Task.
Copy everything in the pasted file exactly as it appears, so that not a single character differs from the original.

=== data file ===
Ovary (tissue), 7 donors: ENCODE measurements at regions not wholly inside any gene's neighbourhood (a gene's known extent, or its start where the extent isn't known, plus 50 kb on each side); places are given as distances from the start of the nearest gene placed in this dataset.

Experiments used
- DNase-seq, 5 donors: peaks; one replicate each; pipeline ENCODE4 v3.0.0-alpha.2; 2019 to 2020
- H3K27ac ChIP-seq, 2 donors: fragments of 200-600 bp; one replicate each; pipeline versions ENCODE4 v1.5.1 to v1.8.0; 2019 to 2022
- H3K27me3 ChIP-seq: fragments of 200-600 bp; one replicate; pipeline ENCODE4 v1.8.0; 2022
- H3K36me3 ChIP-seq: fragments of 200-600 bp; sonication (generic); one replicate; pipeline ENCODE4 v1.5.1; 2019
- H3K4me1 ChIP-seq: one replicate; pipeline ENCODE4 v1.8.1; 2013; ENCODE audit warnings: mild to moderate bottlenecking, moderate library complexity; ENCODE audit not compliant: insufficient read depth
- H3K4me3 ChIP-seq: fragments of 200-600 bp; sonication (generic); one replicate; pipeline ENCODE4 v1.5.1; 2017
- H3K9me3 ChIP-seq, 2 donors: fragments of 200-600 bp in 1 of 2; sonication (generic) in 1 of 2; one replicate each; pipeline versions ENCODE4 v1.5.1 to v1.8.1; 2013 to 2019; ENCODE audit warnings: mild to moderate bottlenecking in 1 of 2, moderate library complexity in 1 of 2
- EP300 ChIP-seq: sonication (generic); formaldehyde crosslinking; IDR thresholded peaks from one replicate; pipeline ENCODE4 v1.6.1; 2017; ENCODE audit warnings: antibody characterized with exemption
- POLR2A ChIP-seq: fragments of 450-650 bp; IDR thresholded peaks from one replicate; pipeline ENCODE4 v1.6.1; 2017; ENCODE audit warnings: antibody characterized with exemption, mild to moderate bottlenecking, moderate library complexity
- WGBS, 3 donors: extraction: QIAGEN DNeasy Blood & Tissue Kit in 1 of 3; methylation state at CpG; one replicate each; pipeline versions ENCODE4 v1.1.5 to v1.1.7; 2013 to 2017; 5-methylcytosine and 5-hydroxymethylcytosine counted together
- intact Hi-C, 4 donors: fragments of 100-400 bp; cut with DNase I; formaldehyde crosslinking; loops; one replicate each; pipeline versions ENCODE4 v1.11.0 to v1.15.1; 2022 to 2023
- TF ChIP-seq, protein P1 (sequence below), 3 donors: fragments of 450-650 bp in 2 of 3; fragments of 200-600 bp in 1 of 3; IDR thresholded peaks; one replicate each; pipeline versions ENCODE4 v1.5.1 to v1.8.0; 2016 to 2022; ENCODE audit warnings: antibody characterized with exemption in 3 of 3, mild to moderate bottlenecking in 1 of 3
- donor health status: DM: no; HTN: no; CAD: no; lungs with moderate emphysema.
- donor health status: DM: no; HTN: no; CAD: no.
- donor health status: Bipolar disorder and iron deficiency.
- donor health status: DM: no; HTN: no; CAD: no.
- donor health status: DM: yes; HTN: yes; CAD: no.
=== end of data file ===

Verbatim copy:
Ovary (tissue), 7 donors: ENCODE measurements at regions not wholly inside any gene's neighbourhood (a gene's known extent, or its start where the extent isn't known, plus 50 kb on each side); places are given as distances from the start of the nearest gene placed in this dataset.

Experiments used
- DNase-seq, 5 donors: peaks; one replicate each; pipeline ENCODE4 v3.0.0-alpha.2; 2019 to 2020
- H3K27ac ChIP-seq, 2 donors: fragments of 200-600 bp; one replicate each; pipeline versions ENCODE4 v1.5.1 to v1.8.0; 2019 to 2022
- H3K27me3 ChIP-seq: fragments of 200-600 bp; one replicate; pipeline ENCODE4 v1.8.0; 2022
- H3K36me3 ChIP-seq: fragments of 200-600 bp; sonication (generic); one replicate; pipeline ENCODE4 v1.5.1; 2019
- H3K4me1 ChIP-seq: one replicate; pipeline ENCODE4 v1.8.1; 2013; ENCODE audit warnings: mild to moderate bottlenecking, moderate library complexity; ENCODE audit not compliant: insufficient read depth
- H3K4me3 ChIP-seq: fragments of 200-600 bp; sonication (generic); one replicate; pipeline ENCODE4 v1.5.1; 2017
- H3K9me3 ChIP-seq, 2 donors: fragments of 200-600 bp in 1 of 2; sonication (generic) in 1 of 2; one replicate each; pipeline versions ENCODE4 v1.5.1 to v1.8.1; 2013 to 2019; ENCODE audit warnings: mild to moderate bottlenecking in 1 of 2, moderate library complexity in 1 of 2
- EP300 ChIP-seq: sonication (generic); formaldehyde crosslinking; IDR thresholded peaks from one replicate; pipeline ENCODE4 v1.6.1; 2017; ENCODE audit warnings: antibody characterized with exemption
- POLR2A ChIP-seq: fragments of 450-650 bp; IDR thresholded peaks from one replicate; pipeline ENCODE4 v1.6.1; 2017; ENCODE audit warnings: antibody characterized with exemption, mild to moderate bottlenecking, moderate library complexity
- WGBS, 3 donors: extraction: QIAGEN DNeasy Blood & Tissue Kit in 1 of 3; methylation state at CpG; one replicate each; pipeline versions ENCODE4 v1.1.5 to v1.1.7; 2013 to 2017; 5-methylcytosine and 5-hydroxymethylcytosine counted together
- intact Hi-C, 4 donors: fragments of 100-400 bp; cut with DNase I; formaldehyde crosslinking; loops; one replicate each; pipeline versions ENCODE4 v1.11.0 to v1.15.1; 2022 to 2023
- TF ChIP-seq, protein P1 (sequence below), 3 donors: fragments of 450-650 bp in 2 of 3; fragments of 200-600 bp in 1 of 3; IDR thresholded peaks; one replicate each; pipeline versions ENCODE4 v1.5.1 to v1.8.0; 2016 to 2022; ENCODE audit warnings: antibody characterized with exemption in 3 of 3, mild to moderate bottlenecking in 1 of 3
- donor health status: DM: no; HTN: no; CAD: no; lungs with moderate emphysema.
- donor health status: DM: no; HTN: no; CAD: no.
- donor health status: Bipolar disorder and iron deficiency.
- donor health status: DM: no; HTN: no; CAD: no.
- donor health status: DM: yes; HTN: yes; CAD: no.